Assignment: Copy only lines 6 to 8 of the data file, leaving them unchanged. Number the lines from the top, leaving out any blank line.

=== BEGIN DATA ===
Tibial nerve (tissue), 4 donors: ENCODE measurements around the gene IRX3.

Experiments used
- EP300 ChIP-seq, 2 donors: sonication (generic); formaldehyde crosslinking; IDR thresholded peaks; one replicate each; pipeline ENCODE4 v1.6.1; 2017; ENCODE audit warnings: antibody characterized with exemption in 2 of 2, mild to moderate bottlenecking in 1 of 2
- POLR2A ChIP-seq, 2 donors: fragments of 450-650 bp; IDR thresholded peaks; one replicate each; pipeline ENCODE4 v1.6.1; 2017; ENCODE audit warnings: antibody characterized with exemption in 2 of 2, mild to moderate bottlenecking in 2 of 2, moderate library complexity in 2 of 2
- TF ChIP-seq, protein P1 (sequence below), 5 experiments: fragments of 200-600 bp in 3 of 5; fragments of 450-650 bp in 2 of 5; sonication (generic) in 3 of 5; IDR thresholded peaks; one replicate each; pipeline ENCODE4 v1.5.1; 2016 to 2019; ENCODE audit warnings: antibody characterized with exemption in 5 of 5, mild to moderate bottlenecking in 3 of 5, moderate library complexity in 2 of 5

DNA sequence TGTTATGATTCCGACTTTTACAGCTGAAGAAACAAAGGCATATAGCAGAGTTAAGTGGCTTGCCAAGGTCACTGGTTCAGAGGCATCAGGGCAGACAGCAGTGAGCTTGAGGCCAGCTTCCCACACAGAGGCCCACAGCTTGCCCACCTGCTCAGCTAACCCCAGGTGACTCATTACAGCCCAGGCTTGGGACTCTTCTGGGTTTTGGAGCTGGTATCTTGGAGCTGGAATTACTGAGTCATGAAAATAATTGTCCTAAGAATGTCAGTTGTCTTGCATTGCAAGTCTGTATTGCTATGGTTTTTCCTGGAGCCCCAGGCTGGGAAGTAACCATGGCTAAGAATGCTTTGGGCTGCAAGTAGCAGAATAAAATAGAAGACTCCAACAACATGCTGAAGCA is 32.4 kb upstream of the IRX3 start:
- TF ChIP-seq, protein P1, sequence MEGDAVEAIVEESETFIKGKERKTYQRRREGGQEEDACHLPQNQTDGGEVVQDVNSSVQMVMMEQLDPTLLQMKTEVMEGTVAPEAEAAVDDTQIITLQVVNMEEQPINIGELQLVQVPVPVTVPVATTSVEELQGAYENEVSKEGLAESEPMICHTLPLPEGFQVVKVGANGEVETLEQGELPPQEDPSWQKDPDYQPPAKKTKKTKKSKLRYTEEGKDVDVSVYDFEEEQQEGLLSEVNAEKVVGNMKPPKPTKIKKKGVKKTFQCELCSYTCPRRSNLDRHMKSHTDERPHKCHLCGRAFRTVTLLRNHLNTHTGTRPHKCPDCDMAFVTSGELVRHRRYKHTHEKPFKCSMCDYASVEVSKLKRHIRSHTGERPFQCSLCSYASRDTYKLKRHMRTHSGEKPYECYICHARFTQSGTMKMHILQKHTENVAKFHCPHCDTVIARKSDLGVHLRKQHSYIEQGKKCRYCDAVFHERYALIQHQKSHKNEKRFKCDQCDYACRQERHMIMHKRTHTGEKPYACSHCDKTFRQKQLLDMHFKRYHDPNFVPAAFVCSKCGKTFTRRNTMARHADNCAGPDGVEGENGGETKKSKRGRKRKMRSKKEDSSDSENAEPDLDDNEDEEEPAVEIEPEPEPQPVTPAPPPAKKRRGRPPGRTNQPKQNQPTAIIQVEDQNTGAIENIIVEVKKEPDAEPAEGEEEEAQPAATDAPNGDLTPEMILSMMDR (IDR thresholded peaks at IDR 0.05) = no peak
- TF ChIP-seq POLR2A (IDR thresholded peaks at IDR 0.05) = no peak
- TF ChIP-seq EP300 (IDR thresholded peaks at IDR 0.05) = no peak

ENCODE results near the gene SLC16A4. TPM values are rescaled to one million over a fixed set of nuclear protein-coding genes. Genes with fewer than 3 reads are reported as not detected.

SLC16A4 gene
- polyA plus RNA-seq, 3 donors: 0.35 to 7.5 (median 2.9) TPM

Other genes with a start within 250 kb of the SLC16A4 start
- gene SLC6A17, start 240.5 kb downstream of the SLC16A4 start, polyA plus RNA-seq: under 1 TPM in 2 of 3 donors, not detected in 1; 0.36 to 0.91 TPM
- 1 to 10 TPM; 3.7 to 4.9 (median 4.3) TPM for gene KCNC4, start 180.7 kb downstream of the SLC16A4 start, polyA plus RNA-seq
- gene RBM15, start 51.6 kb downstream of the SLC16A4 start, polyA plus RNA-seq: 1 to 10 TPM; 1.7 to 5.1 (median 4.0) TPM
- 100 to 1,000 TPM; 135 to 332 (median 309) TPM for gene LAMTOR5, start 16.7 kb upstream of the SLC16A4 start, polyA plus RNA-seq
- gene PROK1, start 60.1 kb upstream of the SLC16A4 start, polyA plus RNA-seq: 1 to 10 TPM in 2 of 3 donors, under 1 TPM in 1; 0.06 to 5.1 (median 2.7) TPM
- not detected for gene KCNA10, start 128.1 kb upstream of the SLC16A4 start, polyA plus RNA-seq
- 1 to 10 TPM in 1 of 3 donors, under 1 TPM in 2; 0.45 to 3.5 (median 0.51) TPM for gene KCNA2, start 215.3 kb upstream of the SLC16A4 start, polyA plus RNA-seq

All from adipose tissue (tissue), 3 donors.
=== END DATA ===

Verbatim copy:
DNA sequence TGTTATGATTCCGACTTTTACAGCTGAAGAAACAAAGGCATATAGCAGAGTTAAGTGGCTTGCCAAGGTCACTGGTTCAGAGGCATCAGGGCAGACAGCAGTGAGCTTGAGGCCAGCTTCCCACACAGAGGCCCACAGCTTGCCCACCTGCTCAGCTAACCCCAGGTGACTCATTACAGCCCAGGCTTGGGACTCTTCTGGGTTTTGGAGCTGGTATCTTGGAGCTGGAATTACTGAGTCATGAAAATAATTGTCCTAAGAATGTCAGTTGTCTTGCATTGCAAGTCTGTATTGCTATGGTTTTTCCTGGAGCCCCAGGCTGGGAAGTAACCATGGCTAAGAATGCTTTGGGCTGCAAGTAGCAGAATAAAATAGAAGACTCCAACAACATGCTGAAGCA is 32.4 kb upstream of the IRX3 start:
- TF ChIP-seq, protein P1, sequence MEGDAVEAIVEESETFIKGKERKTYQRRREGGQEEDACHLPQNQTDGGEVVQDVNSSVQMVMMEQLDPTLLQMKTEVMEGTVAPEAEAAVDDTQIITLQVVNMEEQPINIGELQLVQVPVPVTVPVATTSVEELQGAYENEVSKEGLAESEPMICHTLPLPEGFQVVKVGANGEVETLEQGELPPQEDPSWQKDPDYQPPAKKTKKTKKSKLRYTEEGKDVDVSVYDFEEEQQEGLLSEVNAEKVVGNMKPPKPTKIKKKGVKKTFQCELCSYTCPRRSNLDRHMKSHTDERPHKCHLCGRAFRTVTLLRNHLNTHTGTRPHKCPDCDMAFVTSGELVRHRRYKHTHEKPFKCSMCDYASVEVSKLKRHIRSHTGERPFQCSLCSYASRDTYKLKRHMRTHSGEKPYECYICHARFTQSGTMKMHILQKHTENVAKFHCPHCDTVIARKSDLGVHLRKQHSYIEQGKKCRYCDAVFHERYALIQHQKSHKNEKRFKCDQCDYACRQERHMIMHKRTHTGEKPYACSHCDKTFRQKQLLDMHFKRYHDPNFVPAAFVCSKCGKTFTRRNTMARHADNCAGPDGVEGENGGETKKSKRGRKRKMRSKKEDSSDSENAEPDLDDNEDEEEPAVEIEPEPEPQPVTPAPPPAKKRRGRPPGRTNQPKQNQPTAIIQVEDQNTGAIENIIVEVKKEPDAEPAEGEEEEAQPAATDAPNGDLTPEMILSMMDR (IDR thresholded peaks at IDR 0.05) = no peak
- TF ChIP-seq POLR2A (IDR thresholded peaks at IDR 0.05) = no peak